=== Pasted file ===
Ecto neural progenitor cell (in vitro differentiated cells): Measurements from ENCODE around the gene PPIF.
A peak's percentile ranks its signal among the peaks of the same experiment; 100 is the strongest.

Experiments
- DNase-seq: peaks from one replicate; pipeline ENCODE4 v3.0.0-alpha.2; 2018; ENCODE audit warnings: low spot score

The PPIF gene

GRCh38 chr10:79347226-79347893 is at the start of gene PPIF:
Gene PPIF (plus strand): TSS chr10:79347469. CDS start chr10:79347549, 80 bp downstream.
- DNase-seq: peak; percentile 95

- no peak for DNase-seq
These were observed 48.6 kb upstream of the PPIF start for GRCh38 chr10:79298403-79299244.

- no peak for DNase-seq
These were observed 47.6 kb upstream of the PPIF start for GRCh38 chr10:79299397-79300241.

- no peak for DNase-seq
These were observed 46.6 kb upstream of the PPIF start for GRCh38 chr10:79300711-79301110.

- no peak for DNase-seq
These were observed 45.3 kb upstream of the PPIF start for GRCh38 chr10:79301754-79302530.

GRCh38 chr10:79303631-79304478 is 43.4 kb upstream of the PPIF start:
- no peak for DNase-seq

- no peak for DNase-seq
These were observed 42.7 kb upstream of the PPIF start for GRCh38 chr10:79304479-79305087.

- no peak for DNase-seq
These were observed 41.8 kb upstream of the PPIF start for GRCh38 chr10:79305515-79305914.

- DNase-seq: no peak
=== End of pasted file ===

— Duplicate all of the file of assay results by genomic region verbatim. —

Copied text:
Ecto neural progenitor cell (in vitro differentiated cells): Measurements from ENCODE around the gene PPIF.
A peak's percentile ranks its signal among the peaks of the same experiment; 100 is the strongest.

Experiments
- DNase-seq: peaks from one replicate; pipeline ENCODE4 v3.0.0-alpha.2; 2018; ENCODE audit warnings: low spot score

The PPIF gene

GRCh38 chr10:79347226-79347893 is at the start of gene PPIF:
Gene PPIF (plus strand): TSS chr10:79347469. CDS start chr10:79347549, 80 bp downstream.
- DNase-seq: peak; percentile 95

- no peak for DNase-seq
These were observed 48.6 kb upstream of the PPIF start for GRCh38 chr10:79298403-79299244.

- no peak for DNase-seq
These were observed 47.6 kb upstream of the PPIF start for GRCh38 chr10:79299397-79300241.

- no peak for DNase-seq
These were observed 46.6 kb upstream of the PPIF start for GRCh38 chr10:79300711-79301110.

- no peak for DNase-seq
These were observed 45.3 kb upstream of the PPIF start for GRCh38 chr10:79301754-79302530.

GRCh38 chr10:79303631-79304478 is 43.4 kb upstream of the PPIF start:
- no peak for DNase-seq

- no peak for DNase-seq
These were observed 42.7 kb upstream of the PPIF start for GRCh38 chr10:79304479-79305087.

- no peak for DNase-seq
These were observed 41.8 kb upstream of the PPIF start for GRCh38 chr10:79305515-79305914.

- DNase-seq: no peak